Mosquitoes, Zika and Biotech Regulation
Earlier this summer, the Food and Drug Administration approved a potential weapon in the fight against the Zika virus: genetically engineered mosquitoes.
The agency OK’d field trials for a modified version of the male Aedes aegypti mosquito — the primary carrier of Zika, yellow fever and other diseases. The specific line of mosquito is engineered to pass on a lethal gene to wild females, causing offspring to die in early development and, in theory, reducing the amount of disease-carrying mosquitoes.
The FDA approved the genetically engineered mosquito as a “new animal drug,” a category of products reviewed for how safe and effective the drug is for the target animal. However, in this case, the ultimate goal of the genetically engineered mosquito is its own population’s demise. In a new Policy Forum article in Science, NC State professor Jennifer Kuzma argues that federal authorities are missing an opportunity to revise outdated regulatory processes not fit for modern innovations in biotechnology, such as the situation with the mosquito.
“An explosion of genetic engineering techniques and products” is testing the nation’s existing regulatory structure, Kuzma wrote, and the public, the media and politicians are paying more attention to the issue. So in 2015, when the White House called for a revision of the United States’ current regulatory process for biotechnology, a policy window opened to enact real change.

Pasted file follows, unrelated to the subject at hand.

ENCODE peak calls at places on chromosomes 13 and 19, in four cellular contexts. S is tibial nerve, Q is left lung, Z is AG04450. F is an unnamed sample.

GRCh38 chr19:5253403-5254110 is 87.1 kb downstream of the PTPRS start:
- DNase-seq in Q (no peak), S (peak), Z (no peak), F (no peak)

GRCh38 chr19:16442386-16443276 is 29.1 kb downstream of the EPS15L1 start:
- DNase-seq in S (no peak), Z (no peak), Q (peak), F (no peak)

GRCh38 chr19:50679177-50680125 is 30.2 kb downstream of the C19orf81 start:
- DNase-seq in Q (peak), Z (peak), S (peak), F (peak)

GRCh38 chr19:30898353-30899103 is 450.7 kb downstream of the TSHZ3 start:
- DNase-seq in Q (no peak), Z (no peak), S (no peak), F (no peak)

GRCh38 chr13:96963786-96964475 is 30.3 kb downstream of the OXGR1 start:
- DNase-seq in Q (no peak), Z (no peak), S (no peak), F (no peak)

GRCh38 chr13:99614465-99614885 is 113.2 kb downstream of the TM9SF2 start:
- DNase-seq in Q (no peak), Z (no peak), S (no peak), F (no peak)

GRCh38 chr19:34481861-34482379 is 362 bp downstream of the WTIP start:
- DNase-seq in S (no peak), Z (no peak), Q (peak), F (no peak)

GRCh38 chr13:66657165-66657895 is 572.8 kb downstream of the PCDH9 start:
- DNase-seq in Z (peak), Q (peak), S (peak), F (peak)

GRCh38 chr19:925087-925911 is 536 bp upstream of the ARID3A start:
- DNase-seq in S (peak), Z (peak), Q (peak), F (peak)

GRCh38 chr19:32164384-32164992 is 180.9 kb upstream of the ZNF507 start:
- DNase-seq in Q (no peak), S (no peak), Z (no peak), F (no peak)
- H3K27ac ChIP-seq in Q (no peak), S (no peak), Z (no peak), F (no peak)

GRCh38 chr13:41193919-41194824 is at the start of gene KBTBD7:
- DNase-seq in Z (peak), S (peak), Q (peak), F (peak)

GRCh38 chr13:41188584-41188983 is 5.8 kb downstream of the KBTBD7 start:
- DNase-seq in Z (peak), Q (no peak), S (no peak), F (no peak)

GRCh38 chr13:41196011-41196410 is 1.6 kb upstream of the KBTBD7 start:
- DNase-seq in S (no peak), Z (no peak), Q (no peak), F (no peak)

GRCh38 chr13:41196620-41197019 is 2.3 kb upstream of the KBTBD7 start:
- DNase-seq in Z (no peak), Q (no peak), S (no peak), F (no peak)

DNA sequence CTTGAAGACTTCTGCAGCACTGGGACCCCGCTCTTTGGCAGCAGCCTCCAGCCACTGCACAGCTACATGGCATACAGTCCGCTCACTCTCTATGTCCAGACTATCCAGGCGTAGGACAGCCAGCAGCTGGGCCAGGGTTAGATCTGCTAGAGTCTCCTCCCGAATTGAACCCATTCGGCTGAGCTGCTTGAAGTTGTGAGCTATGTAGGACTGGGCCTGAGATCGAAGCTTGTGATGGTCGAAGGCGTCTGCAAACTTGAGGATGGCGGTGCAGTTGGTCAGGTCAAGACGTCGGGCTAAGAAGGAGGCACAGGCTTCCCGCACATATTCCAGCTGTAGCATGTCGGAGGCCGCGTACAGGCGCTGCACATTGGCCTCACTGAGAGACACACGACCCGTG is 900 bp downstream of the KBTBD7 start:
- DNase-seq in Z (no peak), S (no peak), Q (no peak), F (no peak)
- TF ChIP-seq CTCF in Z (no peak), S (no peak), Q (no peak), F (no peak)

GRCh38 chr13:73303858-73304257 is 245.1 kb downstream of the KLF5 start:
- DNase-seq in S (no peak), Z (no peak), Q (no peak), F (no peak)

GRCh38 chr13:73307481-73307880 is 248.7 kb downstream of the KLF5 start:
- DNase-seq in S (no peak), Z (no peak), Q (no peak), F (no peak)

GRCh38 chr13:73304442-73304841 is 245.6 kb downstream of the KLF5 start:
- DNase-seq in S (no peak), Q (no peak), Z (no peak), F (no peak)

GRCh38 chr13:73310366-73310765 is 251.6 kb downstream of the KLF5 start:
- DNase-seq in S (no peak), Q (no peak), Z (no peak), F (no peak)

However, Kuzma says options to truly restructure the regulatory process, the Coordinated Framework for the Regulation of Biotechnology (CFRB), were never on the table. The White House’s Office of Science and Technology Policy (OSTP), along with representatives from the FDA, Environmental Protection Agency and Department of Agriculture, largely met in closed session as they worked through a year-long review of the CFRB. And during the first of three public meetings, OSTP staff stated that the review likely wouldn’t result in revision of authorities or the creation of new ones. Rather, it would clarify existing authorities.
“This was disappointing to many scholars and practitioners, given that the CFRB had not been revisited in nearly 30 years,” Kuzma wrote.
When the interagency review group sought to clarify appropriate oversight in the regulatory process, Kuzma said it picked case studies that “fell neatly” into existing pathways. The group didn’t include emerging genetically engineered products that are stretching regulatory definitions or have the potential to be problematic in the future, such as genetically engineered insects or animals for environmental release or livestock.
In the article, Kuzma also argues that the review didn’t properly engage scholars, practitioners, interested members of the public, and stakeholders in its three public meetings. In addition, the process didn’t address how the U.S.’s regulatory processes align with others around the world, such as global protocols and conventions of which the United States is not a party to.
“Other policy windows may open in the future,” Kuzma wrote in the article. “But opportunities to affect meaningful and impactful change for safe, responsible, legitimate and appropriate use of GEOs were missed at this key juncture in the biotechnology revolution, although it is poised to change nearly every sector and even our conceptions of nature.”
Kuzma, the Goodnight-North Carolina GlaxoSmithKline Foundation Distinguished Professor in Social Sciences in the School of Public and International Affairs (SPIA) and co-director of the Genetic Engineering and Society (GES) Center, has studied biotechnology regulation for the past two decades. She currently sits on a National Academies of Sciences, Engineering and Medicine committee conducting a study of products that could be produced with biotechnology during the next 10 years. The committee’s report is due out in December.